“If you don’t give people the right tools, it’s just like if they don’t have access to the eggs and the flour to make the cake, they’re not going to be able to make it,” she said. “People just assume that you have eggs and flour in your house, but not everyone.”
The Department of Health says you can also prove your eligibility and make a vaccine appointment over the phone through the state’s Covid-19 Assistance Hotline: 1-800-525-0127, then press #.
Vaccination data show inequities
So far, data on vaccinations statewide show vaccines are reaching seniors at disproportionately low rates – including white people – according to a report from the state department of health.
For all age groups getting one dose of vaccine, the biggest disparities are among Latinos (4.7% of first doses compared to 13.2% of the state population); Black people (2.2% of first doses compared to 3.9% of the state’s population), and multiracial people (0.2% of first doses compared to 4.3% of the state’s population.
The data do not include race or ethnicity for 11% of people.
White people, Asian people and Pacific Islanders have received a vaccine dose at roughly proportionate rates, according to the data.
In King County – 20% of American Indian or Alaska Native residents and more than 13% of white residents have received a vaccine dose, compared to more than 11% of Asian residents, over 9% of Pacific Islanders, over 7% of Black residents, and close to 6 percent of Latino residents, according to data from Public Health – Seattle & King County.
“I think it is very disappointing. For sure,” said Nandi, who directs equity for the state health department.
He cited a range of contributing factors, from barriers to access to distrust of the health care system, vaccine hesitancy and the state’s demographics of eligible people.
The state is still early in the vaccination program, Nandi said.
“I think now is the time for us to continue to listen to community, and course correct, and add new activities and strategies where we can truly make an impact on equity and not just talk about it in lofty term,” he said.
Angie Hinojos, executive director of Redmond-based Centro Cultural Mexicano, called the disparities in the data a huge problem.
“We are being told that there is education and outreach to the Latino community, but we haven’t been seeing it and these numbers show otherwise,” she said.
Leaders of many organizations told KUOW public health authorities have not provided enough information in the right languages or formats about the vaccines.
Some groups say that means getting away from messages spread mainly through the Internet or social media and may even include dropping off fliers at commonly visited stores, or houses of worship, or directly at the doorstep of people eligible for vaccines.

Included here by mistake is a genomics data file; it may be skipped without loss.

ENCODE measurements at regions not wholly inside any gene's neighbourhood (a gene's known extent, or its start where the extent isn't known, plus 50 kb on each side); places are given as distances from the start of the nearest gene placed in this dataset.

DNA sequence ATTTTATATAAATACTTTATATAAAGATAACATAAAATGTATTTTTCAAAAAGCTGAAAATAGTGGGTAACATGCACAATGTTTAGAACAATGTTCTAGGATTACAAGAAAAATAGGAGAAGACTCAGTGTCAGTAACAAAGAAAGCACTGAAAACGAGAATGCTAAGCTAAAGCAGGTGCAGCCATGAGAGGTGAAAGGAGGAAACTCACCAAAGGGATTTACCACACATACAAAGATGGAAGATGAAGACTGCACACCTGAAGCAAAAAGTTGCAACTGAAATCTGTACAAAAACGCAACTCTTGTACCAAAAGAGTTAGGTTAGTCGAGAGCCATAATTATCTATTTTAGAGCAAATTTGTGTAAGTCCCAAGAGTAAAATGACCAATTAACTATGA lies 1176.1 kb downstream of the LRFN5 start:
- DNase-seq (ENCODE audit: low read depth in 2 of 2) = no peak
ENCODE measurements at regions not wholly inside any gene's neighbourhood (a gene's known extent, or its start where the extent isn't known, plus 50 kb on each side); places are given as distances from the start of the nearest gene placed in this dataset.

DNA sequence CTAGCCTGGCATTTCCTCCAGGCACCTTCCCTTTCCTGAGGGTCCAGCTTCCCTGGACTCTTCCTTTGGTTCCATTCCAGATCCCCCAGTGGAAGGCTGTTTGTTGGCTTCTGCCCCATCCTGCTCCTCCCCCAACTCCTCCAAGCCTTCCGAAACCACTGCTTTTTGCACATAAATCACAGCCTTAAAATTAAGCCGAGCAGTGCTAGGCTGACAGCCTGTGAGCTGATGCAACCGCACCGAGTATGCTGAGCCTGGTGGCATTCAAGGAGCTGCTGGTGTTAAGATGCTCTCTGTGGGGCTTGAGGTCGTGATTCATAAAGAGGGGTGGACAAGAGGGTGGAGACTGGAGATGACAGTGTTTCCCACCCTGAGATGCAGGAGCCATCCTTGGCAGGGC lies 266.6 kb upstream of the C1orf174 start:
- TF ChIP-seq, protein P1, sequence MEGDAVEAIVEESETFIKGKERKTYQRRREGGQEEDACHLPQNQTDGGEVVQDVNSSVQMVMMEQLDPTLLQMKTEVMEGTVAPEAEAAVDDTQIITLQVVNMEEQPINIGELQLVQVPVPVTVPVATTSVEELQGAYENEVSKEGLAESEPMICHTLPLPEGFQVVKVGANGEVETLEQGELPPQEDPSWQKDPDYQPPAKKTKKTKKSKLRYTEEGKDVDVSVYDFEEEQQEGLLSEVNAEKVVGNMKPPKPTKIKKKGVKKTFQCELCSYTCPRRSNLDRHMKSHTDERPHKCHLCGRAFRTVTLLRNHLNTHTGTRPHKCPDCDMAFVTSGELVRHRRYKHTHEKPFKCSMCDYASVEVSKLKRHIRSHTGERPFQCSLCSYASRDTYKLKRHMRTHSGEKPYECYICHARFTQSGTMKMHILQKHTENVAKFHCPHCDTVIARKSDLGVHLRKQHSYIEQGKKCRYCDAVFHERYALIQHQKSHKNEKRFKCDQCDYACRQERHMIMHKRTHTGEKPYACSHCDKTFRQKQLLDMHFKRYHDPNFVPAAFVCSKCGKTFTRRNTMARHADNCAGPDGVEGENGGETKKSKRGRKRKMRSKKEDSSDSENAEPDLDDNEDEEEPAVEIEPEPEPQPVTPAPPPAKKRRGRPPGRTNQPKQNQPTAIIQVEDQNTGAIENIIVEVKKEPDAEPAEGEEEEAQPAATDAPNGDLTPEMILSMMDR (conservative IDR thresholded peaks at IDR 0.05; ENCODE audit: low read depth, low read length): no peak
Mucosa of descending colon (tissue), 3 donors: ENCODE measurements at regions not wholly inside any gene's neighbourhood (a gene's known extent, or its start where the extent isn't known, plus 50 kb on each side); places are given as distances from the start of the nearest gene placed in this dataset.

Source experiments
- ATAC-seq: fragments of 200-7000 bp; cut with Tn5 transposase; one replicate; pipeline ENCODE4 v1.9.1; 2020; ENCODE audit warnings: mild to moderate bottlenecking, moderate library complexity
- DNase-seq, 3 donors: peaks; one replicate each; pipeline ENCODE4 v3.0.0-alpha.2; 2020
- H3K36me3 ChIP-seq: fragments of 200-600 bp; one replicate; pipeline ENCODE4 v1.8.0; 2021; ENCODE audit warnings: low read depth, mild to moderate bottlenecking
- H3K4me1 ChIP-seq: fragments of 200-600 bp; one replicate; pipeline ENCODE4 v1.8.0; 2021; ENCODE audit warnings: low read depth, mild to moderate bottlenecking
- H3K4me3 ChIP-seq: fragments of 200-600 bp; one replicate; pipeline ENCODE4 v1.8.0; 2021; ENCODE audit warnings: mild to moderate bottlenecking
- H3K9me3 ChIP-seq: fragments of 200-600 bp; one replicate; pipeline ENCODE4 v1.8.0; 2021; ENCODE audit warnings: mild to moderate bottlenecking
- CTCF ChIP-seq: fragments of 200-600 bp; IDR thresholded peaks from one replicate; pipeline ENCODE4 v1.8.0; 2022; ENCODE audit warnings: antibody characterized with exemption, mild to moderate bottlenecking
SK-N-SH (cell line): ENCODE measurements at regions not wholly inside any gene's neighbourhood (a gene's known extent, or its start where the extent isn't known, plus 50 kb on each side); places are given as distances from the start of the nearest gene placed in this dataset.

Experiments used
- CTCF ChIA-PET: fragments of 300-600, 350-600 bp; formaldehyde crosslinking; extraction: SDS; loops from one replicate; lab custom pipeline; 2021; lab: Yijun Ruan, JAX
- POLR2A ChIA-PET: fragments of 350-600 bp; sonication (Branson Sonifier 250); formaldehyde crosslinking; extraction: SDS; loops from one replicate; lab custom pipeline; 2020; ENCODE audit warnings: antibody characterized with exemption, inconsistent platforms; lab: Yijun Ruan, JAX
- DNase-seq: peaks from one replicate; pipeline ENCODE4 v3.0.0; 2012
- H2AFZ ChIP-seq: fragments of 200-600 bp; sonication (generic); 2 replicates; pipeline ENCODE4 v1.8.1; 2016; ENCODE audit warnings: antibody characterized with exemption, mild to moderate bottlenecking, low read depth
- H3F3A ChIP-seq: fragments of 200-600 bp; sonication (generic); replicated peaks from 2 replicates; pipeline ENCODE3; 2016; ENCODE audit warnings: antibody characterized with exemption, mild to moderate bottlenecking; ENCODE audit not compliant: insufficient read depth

“It starts with educating our community and saying, ‘Here are your options. And here's what we know, and you can make an informed decision,'” Hinojos said. “And then after that process, how do we make it the easiest way possible to access these vaccines?”
The state health department says it contracts with 14 community organizations to do Covid vaccine outreach, along with media outlets that serve a range of communities.
In October the department of health conducted interviews and focus groups with hundreds of people, and this month the department convened the first meeting of a “Collaborative” group around vaccine outreach and implementation in communities most affected by the pandemic.
“How much of that is actually decision-making?” said Jiquanda Nelson a member of the African American Health Board, and former equity, inclusion and diversity director with Kaiser Permanente in Washington.
“You can bring these people to the table, but they ultimately cannot hold these leaders and these employees accountable, because it's a voluntary space,” she said.
Instead, the results of the vaccine rollout so far make it clear the state did not include the most impacted people in key decision-making, she said.
“I wouldn't say ‘at the table for decision-making’ but we've had a partnership collaborative the entire time, you know, regular updates and regular streams of input with our different provider organizations,” said Michelle Roberts, who heads the state health department’s Covid-19 vaccine planning.
Phase Finder was never intended to be a “one-stop shot shop” for everyone to get a vaccine, Roberts said.
“That is the primary place, but we always knew it was not going to meet every community's needs,” she said.
Instead, Roberts said, that’s why the state is looking to engage with communities in other ways and get vaccines out to many different places as possible – from pharmacies and mobile vaccination clinics to “Latinx day” at the state’s mass vaccination site in Wenatchee.
While the state insists equity has been considered from the beginning of vaccine planning, that’s not how it seems to some community leaders.
“They don’t do it with compassion,” Minh-Đức Nguyen from Helping Link said. “It’s like an afterthought.”